Hall Center For The Humanities


credit: Lisa Ackerman
Joseph O'Neill
Critically Acclaimed Novelist and Author of Netherland

"An Evening with Joseph O'Neill"
Humanities Lecture Series

Tue., Nov. 16, 2010, 7:30pm - 9:00pm
Location: Woodruff Auditorium

*Co-sponsored by Kansas Public Radio.

Joseph O'Neill has been compared to F. Scott Fitzgerald, Saul Bellow and V. S. Naipaul. His most recent novel, Netherland (2008), was described by Dwight Garner in The New York Review of Books as "the wittiest, angriest, most exacting and most desolate work of fiction we've yet had about life in New York and London after the World Trade Center fell."

Born in Cork, Ireland of an Irish father and a Turkish mother, raised in the Netherlands, educated in England, and now residing in Manhattan, O'Neill brings his rich international perspective to bear on the relationship between two immigrants in post-9/11 New York City. A Dutch banker and a Trinidadian small business owner bond over their shared loneliness, being outsiders, and the sport of cricket. As O'Neill explains in an interview with Tom Leonard of The Telegraph, the place of cricket in the novel is anything but incidental. Both characters wanted Americans "to grapple with the alien, namely cricket."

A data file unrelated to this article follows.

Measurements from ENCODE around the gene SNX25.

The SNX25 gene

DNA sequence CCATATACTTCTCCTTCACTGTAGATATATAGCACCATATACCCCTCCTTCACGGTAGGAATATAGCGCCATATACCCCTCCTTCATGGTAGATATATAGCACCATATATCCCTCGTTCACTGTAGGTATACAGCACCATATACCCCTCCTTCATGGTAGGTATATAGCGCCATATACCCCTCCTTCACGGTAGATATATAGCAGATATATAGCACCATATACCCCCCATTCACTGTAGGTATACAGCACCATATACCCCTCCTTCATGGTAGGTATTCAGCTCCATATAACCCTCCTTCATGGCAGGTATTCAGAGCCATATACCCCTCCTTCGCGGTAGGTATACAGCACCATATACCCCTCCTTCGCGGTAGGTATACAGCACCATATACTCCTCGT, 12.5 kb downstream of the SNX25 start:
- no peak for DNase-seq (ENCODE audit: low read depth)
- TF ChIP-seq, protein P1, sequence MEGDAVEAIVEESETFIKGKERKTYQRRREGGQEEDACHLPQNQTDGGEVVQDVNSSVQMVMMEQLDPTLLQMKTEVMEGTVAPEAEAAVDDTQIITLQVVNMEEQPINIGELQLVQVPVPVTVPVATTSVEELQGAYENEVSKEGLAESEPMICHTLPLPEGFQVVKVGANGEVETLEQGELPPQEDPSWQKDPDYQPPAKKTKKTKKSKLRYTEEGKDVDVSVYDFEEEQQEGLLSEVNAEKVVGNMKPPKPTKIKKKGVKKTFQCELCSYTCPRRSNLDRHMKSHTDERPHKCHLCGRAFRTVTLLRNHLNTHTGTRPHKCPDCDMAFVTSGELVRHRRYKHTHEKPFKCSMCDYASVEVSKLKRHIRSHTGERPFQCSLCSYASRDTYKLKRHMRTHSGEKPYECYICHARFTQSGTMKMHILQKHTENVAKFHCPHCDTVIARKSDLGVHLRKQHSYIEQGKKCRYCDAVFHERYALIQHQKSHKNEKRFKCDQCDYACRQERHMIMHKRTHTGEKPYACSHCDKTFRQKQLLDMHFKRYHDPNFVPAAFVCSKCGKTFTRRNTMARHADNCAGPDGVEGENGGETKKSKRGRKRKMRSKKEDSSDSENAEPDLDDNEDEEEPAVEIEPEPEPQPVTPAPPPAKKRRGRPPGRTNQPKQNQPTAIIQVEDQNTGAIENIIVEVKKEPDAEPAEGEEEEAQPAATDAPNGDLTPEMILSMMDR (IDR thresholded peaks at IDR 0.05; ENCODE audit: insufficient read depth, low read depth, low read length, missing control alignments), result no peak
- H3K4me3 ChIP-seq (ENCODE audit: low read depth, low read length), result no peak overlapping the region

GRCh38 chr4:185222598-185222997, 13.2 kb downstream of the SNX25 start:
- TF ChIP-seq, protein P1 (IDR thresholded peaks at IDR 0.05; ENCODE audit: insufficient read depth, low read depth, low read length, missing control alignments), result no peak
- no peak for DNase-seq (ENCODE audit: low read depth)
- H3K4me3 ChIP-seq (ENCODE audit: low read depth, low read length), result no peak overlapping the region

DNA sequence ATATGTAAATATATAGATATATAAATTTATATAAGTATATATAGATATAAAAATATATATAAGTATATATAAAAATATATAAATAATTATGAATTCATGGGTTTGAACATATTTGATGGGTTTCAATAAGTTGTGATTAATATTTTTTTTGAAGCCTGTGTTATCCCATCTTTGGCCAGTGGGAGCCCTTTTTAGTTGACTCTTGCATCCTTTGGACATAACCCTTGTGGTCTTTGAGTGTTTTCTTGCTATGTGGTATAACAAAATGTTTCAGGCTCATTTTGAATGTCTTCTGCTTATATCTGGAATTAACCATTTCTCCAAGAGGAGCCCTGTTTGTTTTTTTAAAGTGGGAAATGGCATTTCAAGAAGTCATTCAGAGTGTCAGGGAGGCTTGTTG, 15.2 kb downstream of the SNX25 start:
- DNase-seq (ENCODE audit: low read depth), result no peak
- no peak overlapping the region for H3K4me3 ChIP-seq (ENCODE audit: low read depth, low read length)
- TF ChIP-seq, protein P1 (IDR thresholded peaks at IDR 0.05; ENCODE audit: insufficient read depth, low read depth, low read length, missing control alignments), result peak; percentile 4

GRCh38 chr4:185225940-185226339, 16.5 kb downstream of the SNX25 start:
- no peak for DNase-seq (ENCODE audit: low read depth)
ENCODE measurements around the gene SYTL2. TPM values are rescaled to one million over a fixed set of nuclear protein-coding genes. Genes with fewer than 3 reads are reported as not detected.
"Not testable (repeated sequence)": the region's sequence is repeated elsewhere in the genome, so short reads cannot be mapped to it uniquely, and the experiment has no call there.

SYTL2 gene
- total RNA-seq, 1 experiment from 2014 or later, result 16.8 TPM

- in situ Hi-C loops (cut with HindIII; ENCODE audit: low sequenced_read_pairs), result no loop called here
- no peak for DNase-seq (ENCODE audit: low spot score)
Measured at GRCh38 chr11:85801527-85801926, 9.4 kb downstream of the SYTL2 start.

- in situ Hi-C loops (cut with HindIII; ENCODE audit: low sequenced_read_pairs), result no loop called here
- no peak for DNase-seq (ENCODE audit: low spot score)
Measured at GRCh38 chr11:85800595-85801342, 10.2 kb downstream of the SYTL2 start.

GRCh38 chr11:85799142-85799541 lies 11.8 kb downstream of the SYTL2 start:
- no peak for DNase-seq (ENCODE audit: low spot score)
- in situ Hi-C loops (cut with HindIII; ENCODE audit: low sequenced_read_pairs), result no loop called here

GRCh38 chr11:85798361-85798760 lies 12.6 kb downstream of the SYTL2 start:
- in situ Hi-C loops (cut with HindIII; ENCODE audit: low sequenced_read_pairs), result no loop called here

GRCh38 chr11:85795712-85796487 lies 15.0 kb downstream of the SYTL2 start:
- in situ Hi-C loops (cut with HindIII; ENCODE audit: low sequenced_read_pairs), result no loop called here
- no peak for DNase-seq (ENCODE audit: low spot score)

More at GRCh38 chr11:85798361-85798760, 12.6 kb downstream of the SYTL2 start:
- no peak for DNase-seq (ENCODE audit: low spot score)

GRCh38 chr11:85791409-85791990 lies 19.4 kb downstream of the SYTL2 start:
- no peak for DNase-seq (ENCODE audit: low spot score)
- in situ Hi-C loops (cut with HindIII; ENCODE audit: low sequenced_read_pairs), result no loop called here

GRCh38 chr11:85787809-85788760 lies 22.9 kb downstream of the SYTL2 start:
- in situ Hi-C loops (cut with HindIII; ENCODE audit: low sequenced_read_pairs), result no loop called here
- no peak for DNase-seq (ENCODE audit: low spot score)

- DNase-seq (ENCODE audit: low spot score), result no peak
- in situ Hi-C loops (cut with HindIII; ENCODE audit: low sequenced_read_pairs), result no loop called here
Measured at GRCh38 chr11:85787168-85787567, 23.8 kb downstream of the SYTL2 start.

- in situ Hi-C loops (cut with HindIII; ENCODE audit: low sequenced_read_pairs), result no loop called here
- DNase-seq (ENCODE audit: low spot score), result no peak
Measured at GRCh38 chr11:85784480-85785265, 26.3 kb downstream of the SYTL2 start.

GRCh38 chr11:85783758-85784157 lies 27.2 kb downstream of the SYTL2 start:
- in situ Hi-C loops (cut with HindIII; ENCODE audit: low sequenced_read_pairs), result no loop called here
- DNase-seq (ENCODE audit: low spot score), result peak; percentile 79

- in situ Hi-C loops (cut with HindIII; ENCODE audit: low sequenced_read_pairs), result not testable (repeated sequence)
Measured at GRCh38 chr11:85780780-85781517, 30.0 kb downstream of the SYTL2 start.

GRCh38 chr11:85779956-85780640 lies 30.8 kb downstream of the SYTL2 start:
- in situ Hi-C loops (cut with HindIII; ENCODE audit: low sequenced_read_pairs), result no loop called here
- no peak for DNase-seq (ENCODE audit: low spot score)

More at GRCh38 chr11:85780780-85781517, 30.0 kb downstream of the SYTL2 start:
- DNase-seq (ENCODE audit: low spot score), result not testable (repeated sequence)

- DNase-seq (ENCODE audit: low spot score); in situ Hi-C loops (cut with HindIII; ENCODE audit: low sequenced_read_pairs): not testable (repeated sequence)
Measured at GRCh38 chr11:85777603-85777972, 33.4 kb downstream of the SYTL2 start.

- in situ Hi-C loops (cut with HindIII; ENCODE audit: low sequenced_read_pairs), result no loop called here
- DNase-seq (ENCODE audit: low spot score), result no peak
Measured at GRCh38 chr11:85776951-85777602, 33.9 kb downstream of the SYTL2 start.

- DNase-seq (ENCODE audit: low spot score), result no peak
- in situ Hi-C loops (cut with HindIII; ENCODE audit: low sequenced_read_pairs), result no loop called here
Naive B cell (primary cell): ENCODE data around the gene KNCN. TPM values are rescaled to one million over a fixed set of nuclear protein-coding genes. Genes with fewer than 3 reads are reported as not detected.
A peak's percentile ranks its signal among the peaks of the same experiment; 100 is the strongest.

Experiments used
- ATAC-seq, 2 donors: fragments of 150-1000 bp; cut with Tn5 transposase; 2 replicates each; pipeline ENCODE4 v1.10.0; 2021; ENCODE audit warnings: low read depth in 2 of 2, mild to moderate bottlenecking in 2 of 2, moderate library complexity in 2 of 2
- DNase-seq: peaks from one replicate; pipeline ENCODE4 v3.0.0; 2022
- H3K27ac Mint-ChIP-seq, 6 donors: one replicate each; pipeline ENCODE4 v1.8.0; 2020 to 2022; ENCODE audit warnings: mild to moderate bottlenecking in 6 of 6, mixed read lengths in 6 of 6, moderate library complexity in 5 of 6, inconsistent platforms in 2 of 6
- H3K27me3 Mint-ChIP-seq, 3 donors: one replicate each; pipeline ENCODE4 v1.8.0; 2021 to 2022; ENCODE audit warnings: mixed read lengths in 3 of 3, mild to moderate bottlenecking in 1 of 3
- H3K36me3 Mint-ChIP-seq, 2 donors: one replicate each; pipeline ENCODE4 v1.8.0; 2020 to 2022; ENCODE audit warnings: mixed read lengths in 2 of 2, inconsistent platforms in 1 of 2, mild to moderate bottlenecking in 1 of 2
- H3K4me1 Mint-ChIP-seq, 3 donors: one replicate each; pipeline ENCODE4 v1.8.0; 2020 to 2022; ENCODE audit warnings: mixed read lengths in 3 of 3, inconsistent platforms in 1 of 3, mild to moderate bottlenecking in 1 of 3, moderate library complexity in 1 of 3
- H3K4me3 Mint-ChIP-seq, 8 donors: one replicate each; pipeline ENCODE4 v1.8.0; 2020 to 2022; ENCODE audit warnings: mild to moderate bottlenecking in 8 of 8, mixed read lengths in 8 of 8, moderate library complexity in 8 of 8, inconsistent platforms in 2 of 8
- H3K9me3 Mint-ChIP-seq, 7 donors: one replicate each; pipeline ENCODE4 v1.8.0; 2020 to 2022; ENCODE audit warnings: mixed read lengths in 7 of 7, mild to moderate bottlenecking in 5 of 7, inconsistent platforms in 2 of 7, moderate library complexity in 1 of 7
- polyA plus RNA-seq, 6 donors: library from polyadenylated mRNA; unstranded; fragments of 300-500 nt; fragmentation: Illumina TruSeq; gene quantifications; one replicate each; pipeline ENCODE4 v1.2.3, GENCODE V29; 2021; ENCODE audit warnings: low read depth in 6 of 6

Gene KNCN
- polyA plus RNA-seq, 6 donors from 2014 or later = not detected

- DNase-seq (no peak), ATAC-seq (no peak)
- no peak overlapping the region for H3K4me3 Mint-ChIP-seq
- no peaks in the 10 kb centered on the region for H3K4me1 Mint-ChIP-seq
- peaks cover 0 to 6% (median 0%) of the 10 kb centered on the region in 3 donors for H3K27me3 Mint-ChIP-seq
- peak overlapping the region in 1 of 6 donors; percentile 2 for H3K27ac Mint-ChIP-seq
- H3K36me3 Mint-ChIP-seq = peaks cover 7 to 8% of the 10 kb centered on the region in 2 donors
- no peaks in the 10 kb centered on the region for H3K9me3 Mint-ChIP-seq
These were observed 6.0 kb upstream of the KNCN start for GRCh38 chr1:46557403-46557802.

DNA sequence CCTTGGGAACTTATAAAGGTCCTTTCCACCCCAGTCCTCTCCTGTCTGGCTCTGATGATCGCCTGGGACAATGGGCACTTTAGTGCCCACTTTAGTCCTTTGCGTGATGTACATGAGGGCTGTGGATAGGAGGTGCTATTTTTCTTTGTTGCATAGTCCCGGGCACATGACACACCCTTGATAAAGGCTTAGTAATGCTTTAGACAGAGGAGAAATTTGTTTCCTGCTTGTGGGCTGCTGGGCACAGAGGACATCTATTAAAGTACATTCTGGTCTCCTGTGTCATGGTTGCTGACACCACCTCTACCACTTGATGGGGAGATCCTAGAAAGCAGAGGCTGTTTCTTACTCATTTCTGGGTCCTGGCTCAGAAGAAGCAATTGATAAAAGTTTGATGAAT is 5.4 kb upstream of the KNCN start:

Zadie Smith in The New York Review of Books describes the novel as "a 'meditation' on identities both personal and national, immigrant relations, terror, anxiety, the attack of futility on the human consciousness . . . In other words, it's the post September 11 novel we hoped for." Netherland won the 2009 PEN/Faulkner Award for Fiction and was a New York Times Top Ten Book of 2008. Harpo Films, part of Oprah Winfrey's media empire, has purchased the film rights and Sam Mendes is down to direct.

O'Neill writes regularly for The Atlantic Monthly and is the author of two previous novels, This Is the Life (1991) and The Breezes (1996). He is also an accomplished poet and memoirist. Blood-Dark Track (2001), a memoir about his mixed Turkish-Irish background and his two grandfathers who were both imprisoned during World War II, was honored as a New York Times Notable Book. O'Neill has a law degree from Cambridge University, and formerly practiced full time as a barrister in London from 1990 to 1998, specializing in business law.

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